The answer to this varies depending on the country or region in which one is trying to promote democracy. The problems of promoting democracy in, for example, Burma are different from the problems of promoting it in Egypt.
In terms of culture, there are cultures that do not promote the idea of individualism and personal rights. Asian countries, for example, often speak of Confucian ideals and the need to subordinate personal desires to the needs of the larger community. This is an idea that clearly goes against the ideas of democracy. Some Muslims similarly believe in the need for religious authorities to have power in a country. This, too, can be a challenge to the promotion of democracy.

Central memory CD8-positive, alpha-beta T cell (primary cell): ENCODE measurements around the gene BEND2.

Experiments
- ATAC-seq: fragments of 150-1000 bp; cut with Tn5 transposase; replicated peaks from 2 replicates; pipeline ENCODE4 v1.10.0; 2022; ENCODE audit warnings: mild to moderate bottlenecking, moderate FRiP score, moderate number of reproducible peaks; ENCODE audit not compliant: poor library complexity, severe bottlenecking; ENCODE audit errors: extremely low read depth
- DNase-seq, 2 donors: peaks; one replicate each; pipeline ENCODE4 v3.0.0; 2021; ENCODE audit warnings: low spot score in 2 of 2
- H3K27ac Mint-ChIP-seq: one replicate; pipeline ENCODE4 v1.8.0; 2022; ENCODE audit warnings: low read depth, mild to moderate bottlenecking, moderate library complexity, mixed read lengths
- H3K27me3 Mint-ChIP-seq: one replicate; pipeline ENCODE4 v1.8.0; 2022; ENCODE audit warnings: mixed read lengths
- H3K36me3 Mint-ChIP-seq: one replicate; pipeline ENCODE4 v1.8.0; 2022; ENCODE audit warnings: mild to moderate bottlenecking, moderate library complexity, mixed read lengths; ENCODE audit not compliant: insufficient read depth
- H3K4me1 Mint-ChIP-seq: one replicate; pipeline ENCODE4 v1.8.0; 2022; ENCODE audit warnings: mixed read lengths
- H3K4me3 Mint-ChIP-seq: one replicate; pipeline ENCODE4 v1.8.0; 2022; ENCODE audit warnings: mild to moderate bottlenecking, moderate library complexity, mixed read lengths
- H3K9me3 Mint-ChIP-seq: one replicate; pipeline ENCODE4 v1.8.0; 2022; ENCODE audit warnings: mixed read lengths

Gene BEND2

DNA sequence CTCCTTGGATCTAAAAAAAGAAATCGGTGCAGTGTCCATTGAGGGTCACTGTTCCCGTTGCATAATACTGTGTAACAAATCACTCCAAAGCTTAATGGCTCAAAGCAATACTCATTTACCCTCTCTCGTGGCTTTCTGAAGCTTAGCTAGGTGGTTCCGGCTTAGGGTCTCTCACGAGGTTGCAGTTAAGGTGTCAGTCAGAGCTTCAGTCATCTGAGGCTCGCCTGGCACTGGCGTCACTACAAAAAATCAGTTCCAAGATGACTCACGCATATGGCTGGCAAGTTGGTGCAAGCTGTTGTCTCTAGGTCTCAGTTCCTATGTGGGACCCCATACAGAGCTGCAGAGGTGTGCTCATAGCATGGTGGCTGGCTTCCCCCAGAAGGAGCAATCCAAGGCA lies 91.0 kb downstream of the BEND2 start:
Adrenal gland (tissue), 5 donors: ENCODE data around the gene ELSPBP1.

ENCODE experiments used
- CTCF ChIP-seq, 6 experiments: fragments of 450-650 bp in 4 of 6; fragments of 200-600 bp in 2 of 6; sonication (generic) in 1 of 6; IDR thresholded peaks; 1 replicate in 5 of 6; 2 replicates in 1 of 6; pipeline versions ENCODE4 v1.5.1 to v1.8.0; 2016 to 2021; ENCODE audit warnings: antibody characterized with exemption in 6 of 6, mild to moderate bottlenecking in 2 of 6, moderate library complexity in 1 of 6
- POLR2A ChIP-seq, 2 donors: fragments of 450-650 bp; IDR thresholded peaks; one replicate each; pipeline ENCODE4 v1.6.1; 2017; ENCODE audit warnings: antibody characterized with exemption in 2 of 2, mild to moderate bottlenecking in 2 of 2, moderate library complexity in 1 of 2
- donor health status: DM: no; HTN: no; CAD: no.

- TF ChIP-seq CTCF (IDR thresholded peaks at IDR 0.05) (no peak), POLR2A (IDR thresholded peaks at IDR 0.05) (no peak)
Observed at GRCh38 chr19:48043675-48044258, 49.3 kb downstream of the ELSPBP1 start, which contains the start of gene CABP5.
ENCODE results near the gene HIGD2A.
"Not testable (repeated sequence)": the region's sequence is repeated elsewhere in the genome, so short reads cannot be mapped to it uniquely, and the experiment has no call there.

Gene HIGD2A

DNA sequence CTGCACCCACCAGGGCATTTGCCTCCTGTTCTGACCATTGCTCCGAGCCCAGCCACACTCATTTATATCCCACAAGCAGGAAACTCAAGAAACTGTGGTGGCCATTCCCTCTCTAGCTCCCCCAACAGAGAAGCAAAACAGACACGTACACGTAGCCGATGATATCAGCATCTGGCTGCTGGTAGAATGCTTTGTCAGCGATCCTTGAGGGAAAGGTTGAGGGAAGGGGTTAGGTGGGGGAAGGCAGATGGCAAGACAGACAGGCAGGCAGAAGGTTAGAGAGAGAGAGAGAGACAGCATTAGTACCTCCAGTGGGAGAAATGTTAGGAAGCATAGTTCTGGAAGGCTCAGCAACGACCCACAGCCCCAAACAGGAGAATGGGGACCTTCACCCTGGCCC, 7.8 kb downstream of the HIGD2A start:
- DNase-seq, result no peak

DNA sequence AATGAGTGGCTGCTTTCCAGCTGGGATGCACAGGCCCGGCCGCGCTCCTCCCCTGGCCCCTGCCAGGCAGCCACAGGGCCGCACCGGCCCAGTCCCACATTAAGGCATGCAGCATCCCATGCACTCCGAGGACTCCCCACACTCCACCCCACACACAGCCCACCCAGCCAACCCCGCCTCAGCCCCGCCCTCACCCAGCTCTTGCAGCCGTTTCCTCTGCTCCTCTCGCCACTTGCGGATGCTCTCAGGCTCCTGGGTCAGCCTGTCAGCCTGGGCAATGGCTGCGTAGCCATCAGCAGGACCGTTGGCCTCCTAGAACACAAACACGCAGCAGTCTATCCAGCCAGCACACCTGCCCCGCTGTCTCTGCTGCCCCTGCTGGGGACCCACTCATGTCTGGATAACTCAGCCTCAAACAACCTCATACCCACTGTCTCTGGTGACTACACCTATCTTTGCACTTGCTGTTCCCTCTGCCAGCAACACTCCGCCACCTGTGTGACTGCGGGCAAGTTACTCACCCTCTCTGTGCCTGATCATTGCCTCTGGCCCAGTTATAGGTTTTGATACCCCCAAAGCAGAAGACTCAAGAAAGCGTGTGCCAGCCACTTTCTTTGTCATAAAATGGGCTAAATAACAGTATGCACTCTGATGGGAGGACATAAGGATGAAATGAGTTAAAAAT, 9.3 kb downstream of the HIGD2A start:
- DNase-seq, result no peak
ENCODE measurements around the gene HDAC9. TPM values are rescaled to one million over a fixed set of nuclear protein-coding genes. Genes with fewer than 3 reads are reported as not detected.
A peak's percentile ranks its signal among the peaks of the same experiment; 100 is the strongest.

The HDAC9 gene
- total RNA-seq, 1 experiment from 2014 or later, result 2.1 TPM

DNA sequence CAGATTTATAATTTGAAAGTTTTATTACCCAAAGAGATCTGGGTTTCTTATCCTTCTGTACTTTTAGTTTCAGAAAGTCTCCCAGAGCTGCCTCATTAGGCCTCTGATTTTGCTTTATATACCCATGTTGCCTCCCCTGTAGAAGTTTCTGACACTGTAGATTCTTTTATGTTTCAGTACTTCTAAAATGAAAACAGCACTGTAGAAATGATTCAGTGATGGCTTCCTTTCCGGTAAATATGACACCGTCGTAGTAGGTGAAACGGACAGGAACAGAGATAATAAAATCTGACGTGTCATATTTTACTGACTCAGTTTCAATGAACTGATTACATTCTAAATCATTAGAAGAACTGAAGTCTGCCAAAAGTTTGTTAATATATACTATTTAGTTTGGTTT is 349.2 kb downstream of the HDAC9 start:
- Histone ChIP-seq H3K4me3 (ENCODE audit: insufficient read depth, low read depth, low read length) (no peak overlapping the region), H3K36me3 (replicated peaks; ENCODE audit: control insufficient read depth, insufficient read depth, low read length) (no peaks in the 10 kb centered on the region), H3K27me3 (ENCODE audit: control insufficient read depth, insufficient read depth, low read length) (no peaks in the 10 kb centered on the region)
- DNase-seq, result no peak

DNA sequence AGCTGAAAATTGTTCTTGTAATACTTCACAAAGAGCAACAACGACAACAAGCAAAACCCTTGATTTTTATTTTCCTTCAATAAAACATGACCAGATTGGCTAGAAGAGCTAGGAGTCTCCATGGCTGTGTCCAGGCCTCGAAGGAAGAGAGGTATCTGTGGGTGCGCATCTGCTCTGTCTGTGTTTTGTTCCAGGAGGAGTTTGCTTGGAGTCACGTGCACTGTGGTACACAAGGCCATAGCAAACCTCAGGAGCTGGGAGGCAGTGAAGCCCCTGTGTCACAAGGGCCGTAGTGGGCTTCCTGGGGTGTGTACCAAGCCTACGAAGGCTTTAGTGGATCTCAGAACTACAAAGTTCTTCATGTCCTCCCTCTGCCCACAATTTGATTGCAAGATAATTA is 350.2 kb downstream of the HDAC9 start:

There are fewer ideological challenges today as the Cold War recedes into the past. Challenges to democracy tend to come more from religion, culture, or simply the desire of the powerful to hold on to their power. However, if we say that authoritarianism is an ideology, that is an ideological challenge to democracy that can be seen in many places. Russia is a good example of this as its people generally believe (see economist.com link below) that freedom from governmental interference is a much less important thing than material progress. This sort of ideological attitude makes it harder to spread democracy.